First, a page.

Last updated: 11 November 2020
You’re probably familiar with a standard credit meter, where you pay for your energy use on a monthly or quarterly basis. By contrast, gas and electric prepayment meters operate with a pay-as-you-go tariff, requiring you to pay in advance. You’ll need to top up your funds with a smart card or key fob inserted into the meter.
Whether you’ve moved into a new home with a prepayment meter or are simply on the hunt for a more competitive tariff, here’s how to make the switch to a standard meter.
Energy regulator Ofgem introduced a price cap in April 2017 for prepayment meter plans. It’s reviewed twice a year to define a maximum amount that energy suppliers can charge, depending on location and typical use in your area. There’s some variation between suppliers up to the price cap value, giving you a little wiggle room for a better deal if you compare rates.
Yet while rates differ between suppliers, the bottom line is that gas and electricity prepayment meters tend not to be as competitively priced as standard credit plans. When you pay for your energy on a monthly or quarterly basis, you’ll benefit from lower prices and wider options. This means you’re far more likely to save money in the long run when you change from a prepayment meter to a standard meter.
There’s also the matter of convenience. On a standard gas or electricity meter plan, you can pay by direct debit rather than running to the shops to top up a key fob, which can be a dealbreaker for some customers.
"We needed to sort out smart meters and the trouble caused by moving into a house with a prepayment meter so we couldn't save on dual fuels and get the best deals. We were able to sort out the best company to get rid of the prepayment meter for free, add smart meters and then switch after a month to get on the dual fuel deals and jump into the 21st century!"
If you’ve moved into a new home with gas and electric prepayment meters, it’s easy to make the switch by contacting the current supplier. If you’re renting, you can also change to a standard meter, but you’ll be liable for any associated fees. You might also need to switch back to the prepayment meter when you move out, at the risk of losing your deposit.
The big six energy suppliers will switch prepayment meters for standard meters at no cost, but there may be some conditions attached. For example, if there are any outstanding payments or debts attached to the account, these will need to be paid upfront before they’ll make the switch for you.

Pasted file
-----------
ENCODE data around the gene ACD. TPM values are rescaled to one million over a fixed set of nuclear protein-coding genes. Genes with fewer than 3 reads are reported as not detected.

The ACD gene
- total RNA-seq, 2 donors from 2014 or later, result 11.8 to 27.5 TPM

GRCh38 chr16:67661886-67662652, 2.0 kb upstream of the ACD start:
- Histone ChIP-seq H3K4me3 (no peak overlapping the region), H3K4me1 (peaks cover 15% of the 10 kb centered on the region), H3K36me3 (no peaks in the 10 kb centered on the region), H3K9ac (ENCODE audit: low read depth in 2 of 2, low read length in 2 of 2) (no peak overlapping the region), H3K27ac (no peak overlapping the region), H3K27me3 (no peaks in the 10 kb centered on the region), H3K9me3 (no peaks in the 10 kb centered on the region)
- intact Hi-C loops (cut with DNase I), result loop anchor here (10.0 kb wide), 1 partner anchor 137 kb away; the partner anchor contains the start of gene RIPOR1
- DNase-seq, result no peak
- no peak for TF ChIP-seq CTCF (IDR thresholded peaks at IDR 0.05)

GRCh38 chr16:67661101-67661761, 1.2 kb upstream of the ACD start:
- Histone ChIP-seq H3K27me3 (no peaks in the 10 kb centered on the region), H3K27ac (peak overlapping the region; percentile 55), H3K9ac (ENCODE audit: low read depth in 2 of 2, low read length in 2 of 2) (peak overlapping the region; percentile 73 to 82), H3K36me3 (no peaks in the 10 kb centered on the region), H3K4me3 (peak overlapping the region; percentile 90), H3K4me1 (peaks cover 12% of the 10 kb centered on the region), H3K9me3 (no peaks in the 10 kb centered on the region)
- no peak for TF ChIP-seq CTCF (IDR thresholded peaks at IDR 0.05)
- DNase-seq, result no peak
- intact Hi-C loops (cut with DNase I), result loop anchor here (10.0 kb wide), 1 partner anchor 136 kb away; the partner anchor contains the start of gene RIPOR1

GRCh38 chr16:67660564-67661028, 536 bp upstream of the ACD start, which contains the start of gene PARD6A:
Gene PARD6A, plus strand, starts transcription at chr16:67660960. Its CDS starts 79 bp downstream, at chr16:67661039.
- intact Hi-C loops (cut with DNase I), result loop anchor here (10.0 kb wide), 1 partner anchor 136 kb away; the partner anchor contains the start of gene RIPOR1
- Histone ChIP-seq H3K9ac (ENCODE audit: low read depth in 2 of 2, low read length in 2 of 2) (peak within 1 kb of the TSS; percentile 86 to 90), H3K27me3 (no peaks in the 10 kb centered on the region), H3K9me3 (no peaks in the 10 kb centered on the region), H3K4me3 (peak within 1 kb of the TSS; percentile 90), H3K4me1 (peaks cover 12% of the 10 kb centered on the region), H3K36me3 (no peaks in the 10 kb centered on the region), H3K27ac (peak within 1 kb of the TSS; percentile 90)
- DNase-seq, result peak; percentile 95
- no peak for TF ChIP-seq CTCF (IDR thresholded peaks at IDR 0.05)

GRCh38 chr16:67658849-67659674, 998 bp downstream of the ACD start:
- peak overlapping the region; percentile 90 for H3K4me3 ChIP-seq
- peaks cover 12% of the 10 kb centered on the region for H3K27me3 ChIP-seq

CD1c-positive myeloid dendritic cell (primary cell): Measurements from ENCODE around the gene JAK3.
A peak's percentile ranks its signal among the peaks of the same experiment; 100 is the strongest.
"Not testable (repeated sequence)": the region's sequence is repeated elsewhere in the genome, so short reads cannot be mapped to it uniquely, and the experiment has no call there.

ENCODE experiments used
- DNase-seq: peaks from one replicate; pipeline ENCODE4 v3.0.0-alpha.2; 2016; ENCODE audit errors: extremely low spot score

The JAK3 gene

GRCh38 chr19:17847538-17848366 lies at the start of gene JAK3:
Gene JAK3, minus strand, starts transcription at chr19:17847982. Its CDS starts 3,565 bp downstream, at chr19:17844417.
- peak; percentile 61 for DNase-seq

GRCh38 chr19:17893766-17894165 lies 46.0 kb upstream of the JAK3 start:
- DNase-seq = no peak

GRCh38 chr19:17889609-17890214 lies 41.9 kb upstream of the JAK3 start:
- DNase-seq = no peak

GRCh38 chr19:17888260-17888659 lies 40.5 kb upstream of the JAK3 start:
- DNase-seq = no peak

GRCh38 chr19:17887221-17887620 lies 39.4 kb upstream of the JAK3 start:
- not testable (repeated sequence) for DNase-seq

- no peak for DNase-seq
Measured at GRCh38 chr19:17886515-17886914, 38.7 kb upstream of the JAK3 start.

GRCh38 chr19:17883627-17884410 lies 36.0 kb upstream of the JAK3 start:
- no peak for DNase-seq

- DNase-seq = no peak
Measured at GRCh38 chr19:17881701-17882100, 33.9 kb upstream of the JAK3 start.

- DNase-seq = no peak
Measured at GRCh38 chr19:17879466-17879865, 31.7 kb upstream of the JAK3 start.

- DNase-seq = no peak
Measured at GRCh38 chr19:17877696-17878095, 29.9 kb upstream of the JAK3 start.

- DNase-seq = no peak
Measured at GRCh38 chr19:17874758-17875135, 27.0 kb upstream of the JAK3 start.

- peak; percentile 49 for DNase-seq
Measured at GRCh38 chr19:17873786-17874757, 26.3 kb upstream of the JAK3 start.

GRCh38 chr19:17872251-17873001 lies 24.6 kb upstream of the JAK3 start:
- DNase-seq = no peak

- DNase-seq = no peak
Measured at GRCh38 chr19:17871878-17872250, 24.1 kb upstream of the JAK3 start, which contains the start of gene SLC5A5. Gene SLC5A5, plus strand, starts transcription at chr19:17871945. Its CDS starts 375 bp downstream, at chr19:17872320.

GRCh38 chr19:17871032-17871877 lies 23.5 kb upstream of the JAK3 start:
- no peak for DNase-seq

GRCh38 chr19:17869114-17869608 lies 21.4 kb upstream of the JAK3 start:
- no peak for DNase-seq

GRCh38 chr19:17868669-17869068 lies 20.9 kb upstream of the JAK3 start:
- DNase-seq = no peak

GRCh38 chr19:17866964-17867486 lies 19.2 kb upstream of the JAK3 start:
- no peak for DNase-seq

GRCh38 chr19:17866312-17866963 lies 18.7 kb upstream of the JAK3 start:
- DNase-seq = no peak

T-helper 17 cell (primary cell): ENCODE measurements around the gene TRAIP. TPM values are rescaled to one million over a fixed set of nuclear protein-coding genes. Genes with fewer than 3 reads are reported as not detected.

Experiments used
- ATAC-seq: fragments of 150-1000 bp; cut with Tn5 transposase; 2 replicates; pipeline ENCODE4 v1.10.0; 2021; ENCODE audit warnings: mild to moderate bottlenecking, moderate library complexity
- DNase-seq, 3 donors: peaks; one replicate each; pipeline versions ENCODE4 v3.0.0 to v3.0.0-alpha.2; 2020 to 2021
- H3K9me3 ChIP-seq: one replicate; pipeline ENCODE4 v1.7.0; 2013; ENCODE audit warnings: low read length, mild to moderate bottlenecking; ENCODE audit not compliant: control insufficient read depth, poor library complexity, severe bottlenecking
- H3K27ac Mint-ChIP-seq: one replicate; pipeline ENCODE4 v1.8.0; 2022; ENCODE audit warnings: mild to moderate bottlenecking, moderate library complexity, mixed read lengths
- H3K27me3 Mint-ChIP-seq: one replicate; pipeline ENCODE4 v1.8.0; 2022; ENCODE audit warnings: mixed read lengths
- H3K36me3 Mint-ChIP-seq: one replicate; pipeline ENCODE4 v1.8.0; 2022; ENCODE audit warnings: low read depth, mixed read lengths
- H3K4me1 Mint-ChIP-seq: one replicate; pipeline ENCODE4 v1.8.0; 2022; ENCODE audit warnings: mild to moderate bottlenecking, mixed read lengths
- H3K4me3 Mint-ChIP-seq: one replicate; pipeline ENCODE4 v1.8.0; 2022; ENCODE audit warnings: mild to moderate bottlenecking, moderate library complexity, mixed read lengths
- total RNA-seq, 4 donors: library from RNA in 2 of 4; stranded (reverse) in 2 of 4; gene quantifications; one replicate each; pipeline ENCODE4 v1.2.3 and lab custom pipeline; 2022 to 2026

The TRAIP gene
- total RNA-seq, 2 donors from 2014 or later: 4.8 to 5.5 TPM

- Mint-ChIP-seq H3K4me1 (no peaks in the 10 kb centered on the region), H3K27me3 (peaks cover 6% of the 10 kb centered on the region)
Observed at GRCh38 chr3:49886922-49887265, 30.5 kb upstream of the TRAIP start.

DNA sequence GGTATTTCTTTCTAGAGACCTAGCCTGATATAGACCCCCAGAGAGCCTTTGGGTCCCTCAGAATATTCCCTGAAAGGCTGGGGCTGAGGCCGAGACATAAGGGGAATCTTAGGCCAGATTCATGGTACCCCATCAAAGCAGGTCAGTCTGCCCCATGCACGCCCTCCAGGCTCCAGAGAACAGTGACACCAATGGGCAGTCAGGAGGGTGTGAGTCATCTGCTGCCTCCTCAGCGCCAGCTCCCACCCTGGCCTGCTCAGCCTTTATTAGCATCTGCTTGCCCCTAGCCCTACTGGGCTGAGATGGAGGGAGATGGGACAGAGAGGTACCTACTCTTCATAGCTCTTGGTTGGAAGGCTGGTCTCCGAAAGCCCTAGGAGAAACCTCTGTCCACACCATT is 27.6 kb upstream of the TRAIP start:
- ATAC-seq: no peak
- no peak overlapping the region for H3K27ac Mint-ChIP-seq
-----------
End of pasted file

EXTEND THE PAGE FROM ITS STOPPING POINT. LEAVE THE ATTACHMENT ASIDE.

If your credit history isn’t ideal, an alternative would be to pay a deposit to the supplier. This will usually be equivalent to the cost of energy over a three-month period, typically between £150 and £300 depending on your household’s size and location.
Smaller energy suppliers may charge a fee to remove the old meter and install a new one, but it’s well worth it overall when you save money over time on your energy bills. If your supplier tries to charge you, think about switching to a new one who will install a standard meter for free. Sometimes just telling your current supplier that you’re planning to switch is enough to make them waive the fee.
Ready to trade up to a credit meter? The first step is to get in touch with your energy supplier to find out if you’re eligible. In most cases, this will involve a credit check to determine whether you’ll be able to keep on top of a repayment schedule.
After passing the credit check and any other relevant eligibility requirements, the supplier will send round an engineer to remove your prepayment meter and replace it with a new credit meter. The timeframe for this will depend on your location, but generally shouldn’t take more than a couple of weeks.
Each of the big six energy suppliers in the UK has its own rules in place when it comes to changing a prepayment meter to a credit meter. Here’s a quick list of energy suppliers and what they require.
If you’ve passed the credit check and are free from any outstanding debts, British Gas makes it easy to change from a prepayment meter to a standard meter. They’ll take away your prepayment meter and install a credit meter for free.